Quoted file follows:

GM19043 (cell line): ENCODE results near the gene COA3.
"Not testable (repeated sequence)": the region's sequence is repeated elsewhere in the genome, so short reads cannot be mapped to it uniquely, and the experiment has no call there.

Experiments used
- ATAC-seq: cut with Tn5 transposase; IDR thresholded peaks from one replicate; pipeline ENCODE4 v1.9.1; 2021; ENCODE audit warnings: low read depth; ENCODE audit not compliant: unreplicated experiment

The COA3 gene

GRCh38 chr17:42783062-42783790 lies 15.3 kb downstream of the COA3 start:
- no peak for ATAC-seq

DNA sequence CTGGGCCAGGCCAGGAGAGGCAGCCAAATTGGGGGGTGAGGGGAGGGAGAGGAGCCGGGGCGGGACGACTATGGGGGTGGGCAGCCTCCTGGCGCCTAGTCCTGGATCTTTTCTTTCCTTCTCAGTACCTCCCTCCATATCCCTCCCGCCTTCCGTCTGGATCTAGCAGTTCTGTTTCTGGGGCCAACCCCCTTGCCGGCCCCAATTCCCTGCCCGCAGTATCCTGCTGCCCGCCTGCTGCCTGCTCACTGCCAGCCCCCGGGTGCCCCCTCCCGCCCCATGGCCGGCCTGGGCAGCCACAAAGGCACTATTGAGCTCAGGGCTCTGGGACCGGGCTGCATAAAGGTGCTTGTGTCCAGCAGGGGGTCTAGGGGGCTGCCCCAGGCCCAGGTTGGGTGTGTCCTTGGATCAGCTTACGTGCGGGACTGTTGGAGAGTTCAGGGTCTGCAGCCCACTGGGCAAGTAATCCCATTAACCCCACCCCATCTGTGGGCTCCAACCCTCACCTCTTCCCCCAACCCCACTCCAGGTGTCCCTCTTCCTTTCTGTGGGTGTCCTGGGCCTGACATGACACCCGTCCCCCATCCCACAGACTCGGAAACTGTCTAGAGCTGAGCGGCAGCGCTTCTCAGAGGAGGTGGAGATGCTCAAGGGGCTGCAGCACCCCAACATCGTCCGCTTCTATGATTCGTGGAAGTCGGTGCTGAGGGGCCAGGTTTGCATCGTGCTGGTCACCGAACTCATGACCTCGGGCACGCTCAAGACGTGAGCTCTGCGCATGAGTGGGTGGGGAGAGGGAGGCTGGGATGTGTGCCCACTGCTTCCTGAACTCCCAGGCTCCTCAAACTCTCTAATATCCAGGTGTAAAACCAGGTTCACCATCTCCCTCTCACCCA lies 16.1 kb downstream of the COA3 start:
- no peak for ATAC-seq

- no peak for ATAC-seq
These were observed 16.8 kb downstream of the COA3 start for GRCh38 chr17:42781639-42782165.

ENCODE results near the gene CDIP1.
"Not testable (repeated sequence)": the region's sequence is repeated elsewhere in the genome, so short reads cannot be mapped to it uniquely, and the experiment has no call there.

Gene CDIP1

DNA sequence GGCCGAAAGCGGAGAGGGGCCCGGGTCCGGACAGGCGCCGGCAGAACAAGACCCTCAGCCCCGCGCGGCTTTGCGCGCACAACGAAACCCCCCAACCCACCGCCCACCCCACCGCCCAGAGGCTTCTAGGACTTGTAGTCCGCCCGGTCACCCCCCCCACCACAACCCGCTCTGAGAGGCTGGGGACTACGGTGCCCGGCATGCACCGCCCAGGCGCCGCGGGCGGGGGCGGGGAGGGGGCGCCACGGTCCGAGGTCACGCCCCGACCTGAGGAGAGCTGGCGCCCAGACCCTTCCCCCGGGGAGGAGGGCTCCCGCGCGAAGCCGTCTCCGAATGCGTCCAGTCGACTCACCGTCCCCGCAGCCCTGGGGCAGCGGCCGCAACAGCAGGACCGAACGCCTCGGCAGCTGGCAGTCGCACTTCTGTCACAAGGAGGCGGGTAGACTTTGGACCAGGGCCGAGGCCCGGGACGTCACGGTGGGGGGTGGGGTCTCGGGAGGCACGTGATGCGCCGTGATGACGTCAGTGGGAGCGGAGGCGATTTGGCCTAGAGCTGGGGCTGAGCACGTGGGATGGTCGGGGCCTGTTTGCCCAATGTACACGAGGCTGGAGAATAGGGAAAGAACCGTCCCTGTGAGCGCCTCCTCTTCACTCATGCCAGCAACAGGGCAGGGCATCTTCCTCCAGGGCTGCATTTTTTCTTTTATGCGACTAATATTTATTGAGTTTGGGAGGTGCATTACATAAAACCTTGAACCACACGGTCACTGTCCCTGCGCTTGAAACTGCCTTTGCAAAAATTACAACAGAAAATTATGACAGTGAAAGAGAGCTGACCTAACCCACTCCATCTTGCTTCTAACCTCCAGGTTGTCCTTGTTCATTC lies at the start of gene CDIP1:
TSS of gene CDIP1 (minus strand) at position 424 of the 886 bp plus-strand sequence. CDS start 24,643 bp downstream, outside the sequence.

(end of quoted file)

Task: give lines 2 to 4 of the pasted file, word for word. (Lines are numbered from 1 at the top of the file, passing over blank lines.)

"Not testable (repeated sequence)": the region's sequence is repeated elsewhere in the genome, so short reads cannot be mapped to it uniquely, and the experiment has no call there.

Experiments used
- ATAC-seq: cut with Tn5 transposase; IDR thresholded peaks from one replicate; pipeline ENCODE4 v1.9.1; 2021; ENCODE audit warnings: low read depth; ENCODE audit not compliant: unreplicated experiment